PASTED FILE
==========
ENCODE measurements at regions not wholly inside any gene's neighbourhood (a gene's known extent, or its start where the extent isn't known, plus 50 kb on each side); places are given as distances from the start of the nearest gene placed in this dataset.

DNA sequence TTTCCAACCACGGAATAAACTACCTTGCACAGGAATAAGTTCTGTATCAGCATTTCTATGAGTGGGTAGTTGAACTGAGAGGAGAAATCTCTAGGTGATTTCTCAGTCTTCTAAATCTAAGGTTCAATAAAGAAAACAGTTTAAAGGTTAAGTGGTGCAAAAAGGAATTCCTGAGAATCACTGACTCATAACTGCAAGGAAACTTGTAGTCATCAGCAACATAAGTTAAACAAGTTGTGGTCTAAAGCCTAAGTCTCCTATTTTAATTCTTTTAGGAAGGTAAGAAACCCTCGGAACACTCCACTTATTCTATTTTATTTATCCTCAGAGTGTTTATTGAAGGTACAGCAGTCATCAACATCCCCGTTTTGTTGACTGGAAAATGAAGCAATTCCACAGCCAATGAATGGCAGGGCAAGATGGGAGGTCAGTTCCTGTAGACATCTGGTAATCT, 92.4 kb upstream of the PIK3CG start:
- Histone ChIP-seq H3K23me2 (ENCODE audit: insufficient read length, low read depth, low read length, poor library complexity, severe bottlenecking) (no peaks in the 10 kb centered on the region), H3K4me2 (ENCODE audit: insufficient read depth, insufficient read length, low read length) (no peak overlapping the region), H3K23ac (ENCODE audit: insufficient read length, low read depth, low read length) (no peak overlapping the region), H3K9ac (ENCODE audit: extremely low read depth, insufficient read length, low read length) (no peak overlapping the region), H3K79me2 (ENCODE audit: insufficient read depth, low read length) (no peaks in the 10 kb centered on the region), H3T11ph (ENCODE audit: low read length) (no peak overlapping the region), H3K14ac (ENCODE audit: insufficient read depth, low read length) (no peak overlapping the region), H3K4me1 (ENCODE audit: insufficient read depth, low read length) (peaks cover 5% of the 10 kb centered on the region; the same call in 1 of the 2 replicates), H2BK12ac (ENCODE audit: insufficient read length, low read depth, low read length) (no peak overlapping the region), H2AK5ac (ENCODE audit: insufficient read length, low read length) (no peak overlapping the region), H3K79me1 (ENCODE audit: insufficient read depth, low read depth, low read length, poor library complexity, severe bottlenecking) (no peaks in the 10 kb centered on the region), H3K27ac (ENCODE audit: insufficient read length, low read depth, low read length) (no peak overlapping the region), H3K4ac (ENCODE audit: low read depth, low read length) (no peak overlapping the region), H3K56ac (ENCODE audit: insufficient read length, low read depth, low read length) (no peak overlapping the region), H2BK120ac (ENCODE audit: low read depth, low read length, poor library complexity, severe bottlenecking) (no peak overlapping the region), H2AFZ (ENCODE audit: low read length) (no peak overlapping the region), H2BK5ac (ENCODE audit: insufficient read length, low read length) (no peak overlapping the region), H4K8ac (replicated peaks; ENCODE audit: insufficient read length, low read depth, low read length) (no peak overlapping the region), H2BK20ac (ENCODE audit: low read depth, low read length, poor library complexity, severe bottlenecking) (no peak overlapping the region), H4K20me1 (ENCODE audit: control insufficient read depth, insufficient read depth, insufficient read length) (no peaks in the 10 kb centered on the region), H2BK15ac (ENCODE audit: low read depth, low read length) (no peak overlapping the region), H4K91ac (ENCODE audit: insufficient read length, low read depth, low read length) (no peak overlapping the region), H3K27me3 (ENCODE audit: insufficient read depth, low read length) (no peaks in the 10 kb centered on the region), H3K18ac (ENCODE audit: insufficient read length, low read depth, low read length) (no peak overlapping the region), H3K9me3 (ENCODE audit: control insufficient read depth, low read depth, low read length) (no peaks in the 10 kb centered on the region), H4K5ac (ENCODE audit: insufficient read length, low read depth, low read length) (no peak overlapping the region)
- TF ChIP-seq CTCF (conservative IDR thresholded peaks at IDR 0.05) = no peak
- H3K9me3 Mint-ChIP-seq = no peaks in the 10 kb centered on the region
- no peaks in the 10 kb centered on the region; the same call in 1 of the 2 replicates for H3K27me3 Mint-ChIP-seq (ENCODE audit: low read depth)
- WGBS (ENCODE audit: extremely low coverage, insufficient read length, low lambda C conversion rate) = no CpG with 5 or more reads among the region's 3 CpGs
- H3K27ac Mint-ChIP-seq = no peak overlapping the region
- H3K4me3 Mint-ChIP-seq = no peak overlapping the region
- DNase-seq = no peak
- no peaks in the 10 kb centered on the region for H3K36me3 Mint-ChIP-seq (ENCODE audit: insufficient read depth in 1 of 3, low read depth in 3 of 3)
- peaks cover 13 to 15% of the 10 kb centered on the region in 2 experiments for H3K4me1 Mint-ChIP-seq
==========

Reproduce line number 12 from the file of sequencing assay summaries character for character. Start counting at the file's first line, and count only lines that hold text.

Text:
- peaks cover 13 to 15% of the 10 kb centered on the region in 2 experiments for H3K4me1 Mint-ChIP-seq